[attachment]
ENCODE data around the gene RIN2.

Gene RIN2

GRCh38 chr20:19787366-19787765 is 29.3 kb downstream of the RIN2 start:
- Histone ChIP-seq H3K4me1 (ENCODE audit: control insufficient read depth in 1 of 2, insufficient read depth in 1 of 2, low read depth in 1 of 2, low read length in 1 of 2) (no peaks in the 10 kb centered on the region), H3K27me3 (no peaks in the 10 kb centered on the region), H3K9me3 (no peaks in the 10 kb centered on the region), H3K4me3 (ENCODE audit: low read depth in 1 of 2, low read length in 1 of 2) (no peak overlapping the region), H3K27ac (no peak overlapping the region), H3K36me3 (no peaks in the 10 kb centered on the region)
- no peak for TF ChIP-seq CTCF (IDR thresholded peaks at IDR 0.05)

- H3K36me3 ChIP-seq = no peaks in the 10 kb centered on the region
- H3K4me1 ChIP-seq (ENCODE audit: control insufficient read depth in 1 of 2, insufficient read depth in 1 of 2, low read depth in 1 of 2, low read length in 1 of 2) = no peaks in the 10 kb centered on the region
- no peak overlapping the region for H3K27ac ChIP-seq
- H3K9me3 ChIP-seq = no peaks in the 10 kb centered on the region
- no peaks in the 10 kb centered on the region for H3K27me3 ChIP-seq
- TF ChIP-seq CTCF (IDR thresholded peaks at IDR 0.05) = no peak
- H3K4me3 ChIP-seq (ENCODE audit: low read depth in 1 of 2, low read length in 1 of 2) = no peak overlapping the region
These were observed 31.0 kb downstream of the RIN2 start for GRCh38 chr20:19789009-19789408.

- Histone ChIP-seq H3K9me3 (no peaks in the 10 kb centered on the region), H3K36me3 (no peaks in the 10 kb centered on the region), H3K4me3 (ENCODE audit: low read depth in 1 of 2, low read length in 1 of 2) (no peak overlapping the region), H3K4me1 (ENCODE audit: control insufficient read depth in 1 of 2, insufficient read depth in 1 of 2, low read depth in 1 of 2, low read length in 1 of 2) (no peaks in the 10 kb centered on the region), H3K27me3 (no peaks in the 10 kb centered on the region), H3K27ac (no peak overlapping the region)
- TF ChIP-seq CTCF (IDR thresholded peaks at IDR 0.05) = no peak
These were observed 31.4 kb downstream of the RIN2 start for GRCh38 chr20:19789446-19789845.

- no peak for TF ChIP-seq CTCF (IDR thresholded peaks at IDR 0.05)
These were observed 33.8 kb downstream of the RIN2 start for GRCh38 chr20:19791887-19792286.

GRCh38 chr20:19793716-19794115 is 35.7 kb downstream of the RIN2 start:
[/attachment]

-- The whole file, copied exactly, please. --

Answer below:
ENCODE data around the gene RIN2.

Gene RIN2

GRCh38 chr20:19787366-19787765 is 29.3 kb downstream of the RIN2 start:
- Histone ChIP-seq H3K4me1 (ENCODE audit: control insufficient read depth in 1 of 2, insufficient read depth in 1 of 2, low read depth in 1 of 2, low read length in 1 of 2) (no peaks in the 10 kb centered on the region), H3K27me3 (no peaks in the 10 kb centered on the region), H3K9me3 (no peaks in the 10 kb centered on the region), H3K4me3 (ENCODE audit: low read depth in 1 of 2, low read length in 1 of 2) (no peak overlapping the region), H3K27ac (no peak overlapping the region), H3K36me3 (no peaks in the 10 kb centered on the region)
- no peak for TF ChIP-seq CTCF (IDR thresholded peaks at IDR 0.05)

- H3K36me3 ChIP-seq = no peaks in the 10 kb centered on the region
- H3K4me1 ChIP-seq (ENCODE audit: control insufficient read depth in 1 of 2, insufficient read depth in 1 of 2, low read depth in 1 of 2, low read length in 1 of 2) = no peaks in the 10 kb centered on the region
- no peak overlapping the region for H3K27ac ChIP-seq
- H3K9me3 ChIP-seq = no peaks in the 10 kb centered on the region
- no peaks in the 10 kb centered on the region for H3K27me3 ChIP-seq
- TF ChIP-seq CTCF (IDR thresholded peaks at IDR 0.05) = no peak
- H3K4me3 ChIP-seq (ENCODE audit: low read depth in 1 of 2, low read length in 1 of 2) = no peak overlapping the region
These were observed 31.0 kb downstream of the RIN2 start for GRCh38 chr20:19789009-19789408.

- Histone ChIP-seq H3K9me3 (no peaks in the 10 kb centered on the region), H3K36me3 (no peaks in the 10 kb centered on the region), H3K4me3 (ENCODE audit: low read depth in 1 of 2, low read length in 1 of 2) (no peak overlapping the region), H3K4me1 (ENCODE audit: control insufficient read depth in 1 of 2, insufficient read depth in 1 of 2, low read depth in 1 of 2, low read length in 1 of 2) (no peaks in the 10 kb centered on the region), H3K27me3 (no peaks in the 10 kb centered on the region), H3K27ac (no peak overlapping the region)
- TF ChIP-seq CTCF (IDR thresholded peaks at IDR 0.05) = no peak
These were observed 31.4 kb downstream of the RIN2 start for GRCh38 chr20:19789446-19789845.

- no peak for TF ChIP-seq CTCF (IDR thresholded peaks at IDR 0.05)
These were observed 33.8 kb downstream of the RIN2 start for GRCh38 chr20:19791887-19792286.

GRCh38 chr20:19793716-19794115 is 35.7 kb downstream of the RIN2 start: